23.05.2018 - 04.08.2018
Fait Gallery, Ve Vaňkovce 2, Brno
opening: 23. 5. 2018 at 7 pm
A grid becomes a symbol of organisation in the most general sense of the word, a kind of order of things, and at a symbolic level also a world order.
- Jan Nálevka
The A4 format paper is the most widespread kind of paper in both households and offices. We use it to print ordinary documents, for photocopying, notes and sketches. It is also used for the printing of formal court decisions, meals of the day in cheap restaurants and university theses, as it is the only format with which one can be sure that the diploma work will be bound in covers imitating leather as late as an hour before the deadline. Files for this size are available from any stationery shop, and millions of sheets pile up in millions of metres of office archives. Text editors now offer the digital version of A4… The standardized A4 format is guaranteed by the ISO 216 international standard for paper of the A, B and C categories. The first attempts at standardisation go back to France during the Revolution in the late 18th century. The main advantage of this proportion of sides is the simple division in halves after which the sheets retain the same proportion of sides. The major benefit of the adoption and dissemination of the standard was its compatibility and coordination of the manufacture of a whole spectrum of products. Nowadays, when you ask someone to picture a “common sheet of paper”, they will most probably visualize paper of the A4 format.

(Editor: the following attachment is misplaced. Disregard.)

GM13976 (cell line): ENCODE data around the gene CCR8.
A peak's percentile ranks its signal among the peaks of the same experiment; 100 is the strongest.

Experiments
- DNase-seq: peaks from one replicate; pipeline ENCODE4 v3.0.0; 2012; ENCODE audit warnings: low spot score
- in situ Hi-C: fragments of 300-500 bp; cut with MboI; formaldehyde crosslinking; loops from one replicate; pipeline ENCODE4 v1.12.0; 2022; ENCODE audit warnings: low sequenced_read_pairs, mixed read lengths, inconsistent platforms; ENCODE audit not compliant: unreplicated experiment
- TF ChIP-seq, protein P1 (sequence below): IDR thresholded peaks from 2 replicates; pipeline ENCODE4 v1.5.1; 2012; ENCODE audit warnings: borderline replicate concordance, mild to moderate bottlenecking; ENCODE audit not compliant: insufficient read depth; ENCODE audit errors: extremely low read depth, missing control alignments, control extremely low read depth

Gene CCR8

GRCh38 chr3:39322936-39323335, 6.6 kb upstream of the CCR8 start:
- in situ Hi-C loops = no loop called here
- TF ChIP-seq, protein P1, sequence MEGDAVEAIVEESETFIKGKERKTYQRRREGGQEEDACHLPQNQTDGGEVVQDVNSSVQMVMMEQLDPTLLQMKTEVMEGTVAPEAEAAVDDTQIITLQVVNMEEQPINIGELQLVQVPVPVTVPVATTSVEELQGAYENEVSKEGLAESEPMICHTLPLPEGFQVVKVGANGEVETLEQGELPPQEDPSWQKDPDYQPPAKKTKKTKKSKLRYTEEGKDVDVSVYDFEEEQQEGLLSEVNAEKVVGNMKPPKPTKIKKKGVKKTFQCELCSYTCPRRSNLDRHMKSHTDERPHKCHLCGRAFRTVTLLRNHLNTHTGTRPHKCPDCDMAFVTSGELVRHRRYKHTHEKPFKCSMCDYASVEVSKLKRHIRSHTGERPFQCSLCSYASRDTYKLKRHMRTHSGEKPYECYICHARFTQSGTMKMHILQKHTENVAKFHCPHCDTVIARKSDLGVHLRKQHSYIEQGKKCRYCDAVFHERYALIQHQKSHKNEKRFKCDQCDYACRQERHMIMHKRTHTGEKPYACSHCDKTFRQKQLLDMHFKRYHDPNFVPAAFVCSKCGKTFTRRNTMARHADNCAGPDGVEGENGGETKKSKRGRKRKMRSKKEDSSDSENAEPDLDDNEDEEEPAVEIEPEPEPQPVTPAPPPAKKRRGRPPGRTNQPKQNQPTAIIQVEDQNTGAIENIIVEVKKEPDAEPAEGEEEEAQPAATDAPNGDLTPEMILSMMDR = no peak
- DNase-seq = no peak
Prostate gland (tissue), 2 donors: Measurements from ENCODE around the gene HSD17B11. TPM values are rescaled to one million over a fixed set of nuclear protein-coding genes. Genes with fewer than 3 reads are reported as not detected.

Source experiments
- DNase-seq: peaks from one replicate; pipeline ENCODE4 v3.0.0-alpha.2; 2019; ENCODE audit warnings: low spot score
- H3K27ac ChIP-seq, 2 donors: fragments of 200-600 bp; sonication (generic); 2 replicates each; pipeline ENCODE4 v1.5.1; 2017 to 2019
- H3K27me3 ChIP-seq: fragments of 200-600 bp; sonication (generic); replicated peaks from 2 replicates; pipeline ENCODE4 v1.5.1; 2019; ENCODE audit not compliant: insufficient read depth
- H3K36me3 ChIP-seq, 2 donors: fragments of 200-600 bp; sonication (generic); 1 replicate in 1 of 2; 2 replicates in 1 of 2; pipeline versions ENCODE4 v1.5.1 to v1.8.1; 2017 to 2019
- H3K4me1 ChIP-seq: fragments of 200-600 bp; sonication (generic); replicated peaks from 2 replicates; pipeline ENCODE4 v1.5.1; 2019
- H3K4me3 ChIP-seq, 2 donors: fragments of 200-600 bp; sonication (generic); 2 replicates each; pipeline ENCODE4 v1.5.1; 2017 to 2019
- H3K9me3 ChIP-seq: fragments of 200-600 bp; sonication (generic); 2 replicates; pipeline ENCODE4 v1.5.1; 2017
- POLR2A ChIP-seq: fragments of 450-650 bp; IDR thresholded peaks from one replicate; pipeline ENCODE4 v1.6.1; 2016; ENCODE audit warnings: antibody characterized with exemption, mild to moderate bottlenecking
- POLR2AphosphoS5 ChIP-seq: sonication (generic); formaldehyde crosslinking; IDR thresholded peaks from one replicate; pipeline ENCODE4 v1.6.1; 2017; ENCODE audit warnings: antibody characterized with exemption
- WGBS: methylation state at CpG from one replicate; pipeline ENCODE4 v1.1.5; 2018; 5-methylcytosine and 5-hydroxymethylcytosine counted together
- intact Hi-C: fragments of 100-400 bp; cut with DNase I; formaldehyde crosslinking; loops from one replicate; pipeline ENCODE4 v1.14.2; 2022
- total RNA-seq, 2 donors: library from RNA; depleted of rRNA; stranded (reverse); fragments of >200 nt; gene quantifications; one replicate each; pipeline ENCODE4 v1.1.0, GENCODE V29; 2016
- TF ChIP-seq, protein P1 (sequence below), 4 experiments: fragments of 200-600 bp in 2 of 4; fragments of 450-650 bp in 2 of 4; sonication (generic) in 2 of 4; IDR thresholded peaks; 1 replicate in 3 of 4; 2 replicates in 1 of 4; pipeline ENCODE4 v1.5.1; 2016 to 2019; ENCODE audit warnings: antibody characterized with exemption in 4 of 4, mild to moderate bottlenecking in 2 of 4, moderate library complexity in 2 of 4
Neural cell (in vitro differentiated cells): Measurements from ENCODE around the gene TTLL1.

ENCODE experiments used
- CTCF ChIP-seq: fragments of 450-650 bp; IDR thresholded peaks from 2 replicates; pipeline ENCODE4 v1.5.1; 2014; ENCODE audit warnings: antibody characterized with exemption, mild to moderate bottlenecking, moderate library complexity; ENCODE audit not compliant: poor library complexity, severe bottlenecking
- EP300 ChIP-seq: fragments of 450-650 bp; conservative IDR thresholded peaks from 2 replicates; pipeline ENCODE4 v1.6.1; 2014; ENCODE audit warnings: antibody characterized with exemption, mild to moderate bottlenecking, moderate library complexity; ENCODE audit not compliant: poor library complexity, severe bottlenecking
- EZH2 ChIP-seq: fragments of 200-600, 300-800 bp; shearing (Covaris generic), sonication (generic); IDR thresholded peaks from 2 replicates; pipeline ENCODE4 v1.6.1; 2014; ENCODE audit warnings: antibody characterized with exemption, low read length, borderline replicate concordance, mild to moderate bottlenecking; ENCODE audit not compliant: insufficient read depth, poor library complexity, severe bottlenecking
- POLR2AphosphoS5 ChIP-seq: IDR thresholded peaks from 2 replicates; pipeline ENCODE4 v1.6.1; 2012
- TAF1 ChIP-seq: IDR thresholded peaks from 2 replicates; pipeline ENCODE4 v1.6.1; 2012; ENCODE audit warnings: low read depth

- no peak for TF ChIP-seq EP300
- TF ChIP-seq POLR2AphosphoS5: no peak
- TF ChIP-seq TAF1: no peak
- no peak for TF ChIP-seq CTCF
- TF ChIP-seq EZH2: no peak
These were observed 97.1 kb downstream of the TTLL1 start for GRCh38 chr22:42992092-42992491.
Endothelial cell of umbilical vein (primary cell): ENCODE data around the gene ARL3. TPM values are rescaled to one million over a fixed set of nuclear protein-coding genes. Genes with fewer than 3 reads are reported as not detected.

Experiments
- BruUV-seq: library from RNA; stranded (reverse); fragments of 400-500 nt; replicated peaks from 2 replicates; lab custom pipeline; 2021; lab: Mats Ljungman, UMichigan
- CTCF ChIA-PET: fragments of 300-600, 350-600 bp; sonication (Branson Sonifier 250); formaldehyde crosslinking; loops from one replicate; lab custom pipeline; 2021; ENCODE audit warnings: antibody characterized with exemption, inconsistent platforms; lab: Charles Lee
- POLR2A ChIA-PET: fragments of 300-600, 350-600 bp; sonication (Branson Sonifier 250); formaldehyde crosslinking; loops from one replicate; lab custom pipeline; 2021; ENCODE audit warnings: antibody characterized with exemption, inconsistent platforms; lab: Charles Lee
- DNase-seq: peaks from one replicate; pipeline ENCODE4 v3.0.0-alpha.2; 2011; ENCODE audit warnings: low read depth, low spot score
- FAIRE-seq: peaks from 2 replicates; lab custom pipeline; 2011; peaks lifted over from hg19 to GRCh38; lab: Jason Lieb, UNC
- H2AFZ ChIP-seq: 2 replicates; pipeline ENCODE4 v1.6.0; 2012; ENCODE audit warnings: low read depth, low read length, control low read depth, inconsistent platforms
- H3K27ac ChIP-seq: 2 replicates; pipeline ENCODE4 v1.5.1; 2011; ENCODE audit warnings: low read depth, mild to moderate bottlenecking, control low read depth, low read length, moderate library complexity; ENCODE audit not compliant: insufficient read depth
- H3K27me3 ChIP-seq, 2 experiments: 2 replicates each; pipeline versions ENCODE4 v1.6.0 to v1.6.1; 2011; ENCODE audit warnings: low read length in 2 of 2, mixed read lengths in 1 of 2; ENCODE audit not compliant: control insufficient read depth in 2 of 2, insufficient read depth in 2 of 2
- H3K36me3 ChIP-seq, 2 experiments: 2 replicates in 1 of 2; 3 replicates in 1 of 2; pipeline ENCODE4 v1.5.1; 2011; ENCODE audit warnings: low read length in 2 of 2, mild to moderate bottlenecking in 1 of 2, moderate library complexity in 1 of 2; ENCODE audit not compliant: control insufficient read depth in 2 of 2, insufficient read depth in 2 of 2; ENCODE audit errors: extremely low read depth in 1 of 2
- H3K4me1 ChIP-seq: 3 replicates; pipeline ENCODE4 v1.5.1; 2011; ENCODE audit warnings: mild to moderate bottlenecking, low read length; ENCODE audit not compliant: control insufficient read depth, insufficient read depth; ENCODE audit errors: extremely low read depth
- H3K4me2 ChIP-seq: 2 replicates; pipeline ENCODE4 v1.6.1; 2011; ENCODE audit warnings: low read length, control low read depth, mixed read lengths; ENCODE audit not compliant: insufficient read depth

When lining A4 sheets, Jan Nálevka adjusts the drawing to the standard. He opts for a neutral handwriting, and steps back as an artist. He uses blue ballpoint pens in order to emphasise office work where the compliance with prescribed administration procedures is essential. Reams of paper covered in lines and square grids are virtually indiscernible from mass-produced prints. And since Nálevka further segments the paper with lines and square grids, while in fact still preparing it for writing and drawing, he can talk about the creation of “standardised blankness”, a blankness achieved through work. Its volume, as well as the time it requires, are not proportionate to the result. However, in their reflection there is always space to realise the absurd nature of this activity. Nálevka’s drawings can thus be considered implicitly critical, yet at a more general level they are abstract visualizations of an order introduced into art, or into a work activity as such. And in its ultimate form, the segmented A4 paper format is a symbolic representative of standards predestining our factual possibilities, shaping our perception and behaviour, and providing a basis for our imagination in the private and social dimension of life.